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"Science fiction is the very literature of change. In fact, it is the only such literature we have."
- Frederik Pohl

  A floating armchair.  

Helping the thing into Gramps’ airchair, Phillipa swore. With the maintenance the ’chair required, it would’ve been cheaper to get a nerve regen. That wasn’t Gramps’ way, though — and apparently, it wasn’t going to be the lazarus’, either. A shelter Panic had put Gramps in that chair when he was still part time with the Civil Guard, and he was damned if he’d pay out good money to correct someone else’s mistake...

(Personality-construct from ‘Killing Gramps' by Ann K. Schwader)

Moments later, the lazarus’ airchair malfunctioned. From standard height, the device dropped to within a centimeter of the floor and began spinning erratically. Dumped off sideways, “Gramps” himself sprawled in an untidy heap, mumbling at random as his verbal programming choked.

“The ’chair’s fritzing again,” Phillipa called to her mother. “Didn’t Gramps just have the thing serviced before he…”

Abruptly, the ’chair rose to standard height again.

“What’s that again, dear?” Meredith asked from the kitchen. “You know I can’t hear with the unsealer on.”

Hauling the lazarus off the floor, Phillipa managed to get it seated before her mother came out. Gramps’ second-hand ’chair had evidently developed a new circuit problem triggered by the appliance. She doubted it could be fixed, though of course Meredith — and the lazarus — would insist on trying, at considerable expense.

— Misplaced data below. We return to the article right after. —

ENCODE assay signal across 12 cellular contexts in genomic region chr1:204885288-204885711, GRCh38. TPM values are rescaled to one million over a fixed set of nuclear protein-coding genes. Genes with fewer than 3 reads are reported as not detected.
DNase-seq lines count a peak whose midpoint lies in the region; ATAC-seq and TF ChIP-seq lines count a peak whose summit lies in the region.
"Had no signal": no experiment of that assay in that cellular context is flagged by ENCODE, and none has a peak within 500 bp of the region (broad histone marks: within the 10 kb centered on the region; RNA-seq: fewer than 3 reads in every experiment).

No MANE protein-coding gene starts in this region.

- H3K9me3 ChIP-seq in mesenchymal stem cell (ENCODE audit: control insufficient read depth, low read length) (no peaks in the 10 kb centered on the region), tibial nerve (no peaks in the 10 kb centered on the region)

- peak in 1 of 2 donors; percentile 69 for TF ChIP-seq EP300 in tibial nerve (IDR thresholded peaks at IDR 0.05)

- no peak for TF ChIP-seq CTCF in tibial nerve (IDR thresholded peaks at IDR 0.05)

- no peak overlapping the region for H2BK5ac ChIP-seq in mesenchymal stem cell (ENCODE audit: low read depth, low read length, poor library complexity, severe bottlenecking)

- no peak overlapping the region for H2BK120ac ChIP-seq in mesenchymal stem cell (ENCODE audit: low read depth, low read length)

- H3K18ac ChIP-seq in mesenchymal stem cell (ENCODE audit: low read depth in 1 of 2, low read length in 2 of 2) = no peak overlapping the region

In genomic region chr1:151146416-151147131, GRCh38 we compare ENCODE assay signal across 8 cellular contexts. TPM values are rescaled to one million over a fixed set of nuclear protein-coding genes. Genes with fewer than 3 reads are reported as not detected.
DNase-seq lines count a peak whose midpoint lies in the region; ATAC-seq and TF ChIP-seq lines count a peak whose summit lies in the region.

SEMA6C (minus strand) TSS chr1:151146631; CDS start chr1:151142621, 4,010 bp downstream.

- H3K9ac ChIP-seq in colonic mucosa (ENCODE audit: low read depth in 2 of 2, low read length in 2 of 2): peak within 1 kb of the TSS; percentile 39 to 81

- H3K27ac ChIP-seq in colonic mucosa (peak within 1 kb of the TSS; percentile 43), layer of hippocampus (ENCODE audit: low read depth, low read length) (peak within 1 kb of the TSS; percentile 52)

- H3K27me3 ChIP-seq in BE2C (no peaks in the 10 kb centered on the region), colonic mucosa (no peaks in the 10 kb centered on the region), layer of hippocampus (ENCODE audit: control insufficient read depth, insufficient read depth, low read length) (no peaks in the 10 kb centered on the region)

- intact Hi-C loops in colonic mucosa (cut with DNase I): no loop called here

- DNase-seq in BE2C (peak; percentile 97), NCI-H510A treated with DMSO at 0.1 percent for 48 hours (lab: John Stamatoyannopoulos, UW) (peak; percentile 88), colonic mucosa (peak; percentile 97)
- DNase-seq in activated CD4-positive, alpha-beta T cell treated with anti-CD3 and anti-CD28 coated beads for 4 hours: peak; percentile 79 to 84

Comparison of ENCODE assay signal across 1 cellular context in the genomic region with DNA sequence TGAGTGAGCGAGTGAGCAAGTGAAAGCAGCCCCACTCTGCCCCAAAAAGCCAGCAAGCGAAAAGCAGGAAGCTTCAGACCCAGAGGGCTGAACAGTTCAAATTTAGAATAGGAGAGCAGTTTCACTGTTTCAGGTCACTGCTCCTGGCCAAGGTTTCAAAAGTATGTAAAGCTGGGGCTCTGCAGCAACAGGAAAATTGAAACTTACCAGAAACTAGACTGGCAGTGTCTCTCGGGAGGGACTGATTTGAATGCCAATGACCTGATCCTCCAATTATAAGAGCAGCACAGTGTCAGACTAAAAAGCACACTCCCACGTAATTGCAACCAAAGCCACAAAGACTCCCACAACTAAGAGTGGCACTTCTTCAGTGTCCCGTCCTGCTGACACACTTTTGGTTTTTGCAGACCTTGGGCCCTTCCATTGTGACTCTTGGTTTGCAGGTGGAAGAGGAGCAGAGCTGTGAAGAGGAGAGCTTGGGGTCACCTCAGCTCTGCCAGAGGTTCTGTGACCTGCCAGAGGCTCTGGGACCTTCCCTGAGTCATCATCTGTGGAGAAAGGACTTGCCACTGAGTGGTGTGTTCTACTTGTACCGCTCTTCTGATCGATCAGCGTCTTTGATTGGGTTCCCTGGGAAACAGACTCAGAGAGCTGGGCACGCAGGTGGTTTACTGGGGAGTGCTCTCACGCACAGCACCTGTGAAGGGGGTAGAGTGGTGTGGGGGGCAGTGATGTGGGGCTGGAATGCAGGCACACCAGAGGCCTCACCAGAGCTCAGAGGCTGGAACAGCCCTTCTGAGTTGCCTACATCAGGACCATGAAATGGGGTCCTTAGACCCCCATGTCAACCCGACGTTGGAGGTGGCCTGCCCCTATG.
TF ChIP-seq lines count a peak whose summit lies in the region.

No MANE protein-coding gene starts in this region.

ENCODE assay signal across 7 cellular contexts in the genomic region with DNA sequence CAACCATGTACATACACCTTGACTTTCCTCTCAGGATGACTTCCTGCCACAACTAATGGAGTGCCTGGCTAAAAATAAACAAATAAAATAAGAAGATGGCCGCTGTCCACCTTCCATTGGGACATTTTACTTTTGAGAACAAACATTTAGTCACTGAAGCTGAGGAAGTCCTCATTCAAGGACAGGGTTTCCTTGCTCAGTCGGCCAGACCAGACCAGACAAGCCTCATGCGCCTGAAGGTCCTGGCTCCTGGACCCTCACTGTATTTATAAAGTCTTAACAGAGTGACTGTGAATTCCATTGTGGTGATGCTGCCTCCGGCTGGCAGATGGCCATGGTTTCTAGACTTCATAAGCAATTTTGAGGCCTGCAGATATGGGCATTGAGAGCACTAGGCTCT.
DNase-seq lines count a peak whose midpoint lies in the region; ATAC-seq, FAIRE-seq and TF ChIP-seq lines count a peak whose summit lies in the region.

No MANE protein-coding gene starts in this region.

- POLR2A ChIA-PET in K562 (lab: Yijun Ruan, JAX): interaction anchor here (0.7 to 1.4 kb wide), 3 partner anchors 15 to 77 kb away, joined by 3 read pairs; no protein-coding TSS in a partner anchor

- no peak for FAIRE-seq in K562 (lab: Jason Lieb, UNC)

Technovelgy from Killing Gramps, by Ann K. Schwader.
Published by Aboriginal Science Fiction in 1988
Additional resources -

Here's a more dynamic illustration:

(Armchair from 'Killing Gramps' by Ann K. Schwader)

I'm reminded of a much more elaborate variation on this idea from Foundation by Isaac Asimov:

He had been introduced to Lepold as one of a long line of introducees, and from a safe distance, for the king stood apart in lonely and impressive grandeur, surrounded by his deadly blaze of radioactive aura. And in less than an hour this same king would take his seat upon the massive throne of rhodium-iridium alloy with jewel-set gold chasings, and then, throne and all would rise maestically into the air, skim the ground slowly to hover before the great window from which the great crowds of common folk could see their king and shout themselves into near apoplexy. The throne would not have been so massive, of course, if it had not had a shielded nuclear motor built into it.

Here's an earlier example of the same idea, in a great illustration from Amazing Stories, 1929:

(Flying Chair from 'The Flying Fool' by David H. Keller (1929))

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Additional resources:
  More Ideas and Technology from Killing Gramps
  More Ideas and Technology by Ann K. Schwader
  Tech news articles related to Killing Gramps
  Tech news articles related to works by Ann K. Schwader

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